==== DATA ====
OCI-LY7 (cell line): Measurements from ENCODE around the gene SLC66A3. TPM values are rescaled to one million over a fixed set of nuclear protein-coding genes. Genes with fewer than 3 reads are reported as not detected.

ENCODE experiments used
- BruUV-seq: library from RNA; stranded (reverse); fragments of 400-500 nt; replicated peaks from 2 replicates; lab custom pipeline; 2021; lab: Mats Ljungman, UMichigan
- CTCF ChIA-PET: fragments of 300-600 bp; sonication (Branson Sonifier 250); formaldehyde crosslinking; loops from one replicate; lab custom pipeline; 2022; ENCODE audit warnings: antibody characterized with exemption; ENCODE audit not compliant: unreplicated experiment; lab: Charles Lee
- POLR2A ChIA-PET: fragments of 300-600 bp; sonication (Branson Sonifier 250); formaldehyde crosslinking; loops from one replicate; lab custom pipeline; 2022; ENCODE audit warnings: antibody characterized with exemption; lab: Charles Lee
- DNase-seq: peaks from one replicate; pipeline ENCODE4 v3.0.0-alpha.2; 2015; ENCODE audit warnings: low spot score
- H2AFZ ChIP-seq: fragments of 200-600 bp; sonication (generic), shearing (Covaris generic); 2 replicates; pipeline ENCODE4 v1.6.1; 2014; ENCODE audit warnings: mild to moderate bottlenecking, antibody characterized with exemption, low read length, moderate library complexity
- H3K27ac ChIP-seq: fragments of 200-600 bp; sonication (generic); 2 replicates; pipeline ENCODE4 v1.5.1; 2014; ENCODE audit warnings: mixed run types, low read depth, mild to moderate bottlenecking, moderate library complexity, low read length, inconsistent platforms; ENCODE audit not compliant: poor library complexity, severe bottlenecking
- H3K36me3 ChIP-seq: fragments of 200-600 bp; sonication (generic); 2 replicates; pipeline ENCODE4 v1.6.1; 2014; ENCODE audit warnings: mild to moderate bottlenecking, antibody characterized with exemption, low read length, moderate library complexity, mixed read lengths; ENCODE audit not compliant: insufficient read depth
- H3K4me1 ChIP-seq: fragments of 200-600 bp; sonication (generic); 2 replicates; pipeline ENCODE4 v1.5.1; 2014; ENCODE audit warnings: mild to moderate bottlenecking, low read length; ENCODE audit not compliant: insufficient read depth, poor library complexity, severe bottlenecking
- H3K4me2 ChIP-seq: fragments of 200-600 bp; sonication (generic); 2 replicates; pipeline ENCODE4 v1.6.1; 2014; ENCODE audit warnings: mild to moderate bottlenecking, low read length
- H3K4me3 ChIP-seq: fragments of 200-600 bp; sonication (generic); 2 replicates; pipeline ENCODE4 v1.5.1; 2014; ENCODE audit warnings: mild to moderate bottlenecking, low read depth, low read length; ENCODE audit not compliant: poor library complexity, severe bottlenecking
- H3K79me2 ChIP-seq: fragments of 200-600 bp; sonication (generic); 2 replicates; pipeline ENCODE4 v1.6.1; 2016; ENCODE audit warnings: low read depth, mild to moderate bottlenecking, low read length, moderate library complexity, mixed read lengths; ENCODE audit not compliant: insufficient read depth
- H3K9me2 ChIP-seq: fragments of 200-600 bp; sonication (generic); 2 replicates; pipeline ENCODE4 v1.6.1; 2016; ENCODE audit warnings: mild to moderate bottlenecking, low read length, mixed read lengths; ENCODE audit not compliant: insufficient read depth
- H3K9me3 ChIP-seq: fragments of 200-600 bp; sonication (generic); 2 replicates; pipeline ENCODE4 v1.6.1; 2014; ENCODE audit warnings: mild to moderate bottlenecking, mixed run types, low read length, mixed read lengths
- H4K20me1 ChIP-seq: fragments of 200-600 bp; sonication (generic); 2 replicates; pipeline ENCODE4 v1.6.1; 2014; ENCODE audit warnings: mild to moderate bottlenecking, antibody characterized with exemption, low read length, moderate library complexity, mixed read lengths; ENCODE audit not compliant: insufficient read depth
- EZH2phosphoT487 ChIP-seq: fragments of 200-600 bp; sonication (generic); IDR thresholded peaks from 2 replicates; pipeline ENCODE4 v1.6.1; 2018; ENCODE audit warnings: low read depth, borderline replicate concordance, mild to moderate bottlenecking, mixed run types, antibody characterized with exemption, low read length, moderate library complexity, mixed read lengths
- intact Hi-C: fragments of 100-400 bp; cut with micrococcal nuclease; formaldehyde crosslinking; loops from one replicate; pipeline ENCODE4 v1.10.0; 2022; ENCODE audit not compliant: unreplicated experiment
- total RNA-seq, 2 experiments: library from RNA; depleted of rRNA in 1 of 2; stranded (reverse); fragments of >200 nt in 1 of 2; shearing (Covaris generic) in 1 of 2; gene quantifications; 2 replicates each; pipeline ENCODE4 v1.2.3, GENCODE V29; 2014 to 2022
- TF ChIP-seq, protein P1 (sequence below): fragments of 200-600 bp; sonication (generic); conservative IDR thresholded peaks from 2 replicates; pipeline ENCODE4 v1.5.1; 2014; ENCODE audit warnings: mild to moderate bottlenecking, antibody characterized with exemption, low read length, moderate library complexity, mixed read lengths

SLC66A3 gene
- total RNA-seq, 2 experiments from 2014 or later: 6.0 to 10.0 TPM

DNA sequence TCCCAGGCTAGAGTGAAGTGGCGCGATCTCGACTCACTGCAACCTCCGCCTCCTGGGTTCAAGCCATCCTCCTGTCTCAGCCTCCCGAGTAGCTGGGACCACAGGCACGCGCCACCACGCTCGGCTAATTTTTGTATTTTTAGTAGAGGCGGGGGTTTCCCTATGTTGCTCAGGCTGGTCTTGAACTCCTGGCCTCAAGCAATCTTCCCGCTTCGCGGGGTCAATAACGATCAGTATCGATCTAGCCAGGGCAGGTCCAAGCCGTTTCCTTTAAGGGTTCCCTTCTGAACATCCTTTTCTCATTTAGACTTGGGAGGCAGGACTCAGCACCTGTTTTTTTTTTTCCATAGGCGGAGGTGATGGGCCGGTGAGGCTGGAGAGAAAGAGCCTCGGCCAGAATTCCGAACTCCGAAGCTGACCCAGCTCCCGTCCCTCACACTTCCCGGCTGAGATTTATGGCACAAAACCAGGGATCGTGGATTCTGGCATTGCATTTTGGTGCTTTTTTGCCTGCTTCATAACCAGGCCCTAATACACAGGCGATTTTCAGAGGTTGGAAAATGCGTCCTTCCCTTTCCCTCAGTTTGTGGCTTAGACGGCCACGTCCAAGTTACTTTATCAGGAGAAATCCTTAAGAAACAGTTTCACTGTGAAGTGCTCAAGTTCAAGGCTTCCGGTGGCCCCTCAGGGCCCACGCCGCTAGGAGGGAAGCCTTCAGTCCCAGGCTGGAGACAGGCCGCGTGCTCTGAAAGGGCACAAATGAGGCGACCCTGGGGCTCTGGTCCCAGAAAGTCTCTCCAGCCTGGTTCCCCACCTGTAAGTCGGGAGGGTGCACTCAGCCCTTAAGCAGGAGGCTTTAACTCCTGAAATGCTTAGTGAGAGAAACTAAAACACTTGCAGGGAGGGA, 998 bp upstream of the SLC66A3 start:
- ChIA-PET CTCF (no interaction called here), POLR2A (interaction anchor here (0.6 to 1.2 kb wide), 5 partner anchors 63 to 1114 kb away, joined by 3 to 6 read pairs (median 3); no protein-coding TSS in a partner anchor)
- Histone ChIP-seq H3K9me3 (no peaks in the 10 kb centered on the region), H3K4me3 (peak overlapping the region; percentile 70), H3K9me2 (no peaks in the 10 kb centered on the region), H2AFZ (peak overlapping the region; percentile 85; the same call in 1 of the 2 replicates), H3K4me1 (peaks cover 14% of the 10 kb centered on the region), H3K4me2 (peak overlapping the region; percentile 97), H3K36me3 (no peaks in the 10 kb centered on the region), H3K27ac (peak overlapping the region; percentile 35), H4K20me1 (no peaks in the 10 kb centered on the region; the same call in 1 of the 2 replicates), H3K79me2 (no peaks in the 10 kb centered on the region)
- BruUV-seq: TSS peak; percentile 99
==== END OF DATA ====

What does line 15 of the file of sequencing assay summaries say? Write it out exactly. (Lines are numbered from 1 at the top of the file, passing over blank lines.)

- H3K9me3 ChIP-seq: fragments of 200-600 bp; sonication (generic); 2 replicates; pipeline ENCODE4 v1.6.1; 2014; ENCODE audit warnings: mild to moderate bottlenecking, mixed run types, low read length, mixed read lengths